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The New York City Council is seeking to allow noncitizen immigrants with green cards or legal authorization to vote in city elections. The controversial election change was passed in 2021 but was ruled unconstitutional by an appellate court. The City Council has now asked the state’s highest court to strike down the rulings and clear the way for noncitizen voting. They argue that noncitizens who are here legally should be allowed to vote since they pay taxes and contribute to the community.

The appeal comes after Mayor Eric Adams did not join in challenging the court rulings. Adams had initially expressed concerns about the law but later stated that allowing noncitizens to vote was the best choice. The legal battle over the law, known as Local Law 11, has been ongoing since it was signed by former Mayor Bill de Blasio. Advocates for the law rallied outside City Hall to gain support for the initiative, emphasizing the importance of empowering immigrant communities and communities of color through voting.

Republican politicians have challenged the law on the grounds that it is unconstitutional and would devalue the vote for citizen New Yorkers. US Rep. Nicole Malliotakis praised the appellate court’s decision to block the law, stating that preserving the integrity of the election system is crucial. This legal battle follows a previous ruling by the Staten Island Supreme Court against the law in 2022. The timeline for the appeal process remains unclear as the case now heads to New York’s Court of Appeals.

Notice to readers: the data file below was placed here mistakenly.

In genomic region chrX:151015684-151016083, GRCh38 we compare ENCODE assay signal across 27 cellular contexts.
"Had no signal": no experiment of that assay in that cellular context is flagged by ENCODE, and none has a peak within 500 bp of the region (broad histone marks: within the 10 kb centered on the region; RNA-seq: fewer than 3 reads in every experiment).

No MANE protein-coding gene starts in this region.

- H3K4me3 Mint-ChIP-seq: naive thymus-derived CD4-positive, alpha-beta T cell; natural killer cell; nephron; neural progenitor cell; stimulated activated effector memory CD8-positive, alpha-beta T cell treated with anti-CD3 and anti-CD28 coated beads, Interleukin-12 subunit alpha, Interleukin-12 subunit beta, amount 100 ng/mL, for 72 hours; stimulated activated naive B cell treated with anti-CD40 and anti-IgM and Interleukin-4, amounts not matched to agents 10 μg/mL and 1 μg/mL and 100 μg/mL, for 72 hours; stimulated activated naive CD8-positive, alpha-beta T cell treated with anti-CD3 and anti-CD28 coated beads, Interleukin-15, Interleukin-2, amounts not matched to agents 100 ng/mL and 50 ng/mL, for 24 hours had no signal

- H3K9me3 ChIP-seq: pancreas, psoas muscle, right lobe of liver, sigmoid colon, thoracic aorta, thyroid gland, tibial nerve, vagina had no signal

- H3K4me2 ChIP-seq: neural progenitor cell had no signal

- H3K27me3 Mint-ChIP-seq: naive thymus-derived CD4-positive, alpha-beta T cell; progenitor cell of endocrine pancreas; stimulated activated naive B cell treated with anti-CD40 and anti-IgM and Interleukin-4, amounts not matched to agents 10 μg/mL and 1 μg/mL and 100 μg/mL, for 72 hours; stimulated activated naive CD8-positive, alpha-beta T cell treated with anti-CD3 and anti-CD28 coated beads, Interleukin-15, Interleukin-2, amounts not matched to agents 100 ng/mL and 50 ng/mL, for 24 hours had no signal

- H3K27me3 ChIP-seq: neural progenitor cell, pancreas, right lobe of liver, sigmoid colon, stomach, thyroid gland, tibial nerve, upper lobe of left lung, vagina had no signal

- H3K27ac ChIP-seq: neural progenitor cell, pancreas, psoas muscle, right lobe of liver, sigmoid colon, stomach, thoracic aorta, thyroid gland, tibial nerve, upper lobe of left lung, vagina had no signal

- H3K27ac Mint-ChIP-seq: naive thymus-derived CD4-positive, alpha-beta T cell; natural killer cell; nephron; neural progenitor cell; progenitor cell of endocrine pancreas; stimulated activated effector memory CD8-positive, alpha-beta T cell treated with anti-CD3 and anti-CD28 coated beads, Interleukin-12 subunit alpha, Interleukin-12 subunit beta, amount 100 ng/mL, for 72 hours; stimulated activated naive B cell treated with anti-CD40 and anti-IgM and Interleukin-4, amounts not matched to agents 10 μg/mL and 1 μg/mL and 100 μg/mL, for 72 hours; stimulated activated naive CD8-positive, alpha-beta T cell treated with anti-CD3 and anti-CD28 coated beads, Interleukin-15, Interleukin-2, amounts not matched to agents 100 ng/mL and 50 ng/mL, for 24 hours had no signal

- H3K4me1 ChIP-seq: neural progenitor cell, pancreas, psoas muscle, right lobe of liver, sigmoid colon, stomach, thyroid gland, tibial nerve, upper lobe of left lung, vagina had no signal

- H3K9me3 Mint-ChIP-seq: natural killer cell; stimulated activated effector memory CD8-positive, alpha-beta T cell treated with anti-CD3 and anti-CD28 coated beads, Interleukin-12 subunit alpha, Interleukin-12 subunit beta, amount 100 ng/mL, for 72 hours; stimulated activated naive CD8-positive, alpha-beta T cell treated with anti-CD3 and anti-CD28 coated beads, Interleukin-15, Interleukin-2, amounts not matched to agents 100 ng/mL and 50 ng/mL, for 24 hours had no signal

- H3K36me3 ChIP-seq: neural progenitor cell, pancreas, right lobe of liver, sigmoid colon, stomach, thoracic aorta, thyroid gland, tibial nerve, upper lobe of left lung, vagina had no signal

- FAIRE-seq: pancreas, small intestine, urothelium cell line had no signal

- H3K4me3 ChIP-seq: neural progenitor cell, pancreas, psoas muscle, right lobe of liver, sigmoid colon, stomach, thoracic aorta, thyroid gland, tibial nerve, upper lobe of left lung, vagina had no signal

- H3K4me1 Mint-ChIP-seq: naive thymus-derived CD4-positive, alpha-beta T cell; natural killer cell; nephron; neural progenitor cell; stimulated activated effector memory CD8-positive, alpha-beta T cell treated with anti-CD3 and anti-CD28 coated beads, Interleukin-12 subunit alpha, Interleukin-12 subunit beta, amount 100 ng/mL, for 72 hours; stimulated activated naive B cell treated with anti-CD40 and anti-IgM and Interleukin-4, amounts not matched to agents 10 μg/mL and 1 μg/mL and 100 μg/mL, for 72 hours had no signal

The City Council believes that allowing noncitizens to vote will strengthen New York City by increasing civic engagement. They have filed an appeal with the state’s highest court seeking a determination that the law is consistent with the State Constitution, Election Law, and the Municipal Home Rule Law. With asylum seekers becoming a political flashpoint, the issue of noncitizen voting is expected to be a major factor on the minds of New York voters as they approach the upcoming November elections.

As the legal battle over noncitizen voting in New York City continues, advocates are emphasizing the importance of allowing noncitizens who are here legally to participate in local democracy. While the controversial law has been challenged by Republicans who argue it is unconstitutional, supporters believe that empowering immigrant communities through voting is crucial. The appeal to the state’s highest court and the involvement of Mayor Eric Adams in the legal process will be key factors as the city grapples with the implications of potentially allowing noncitizens to vote in local elections.

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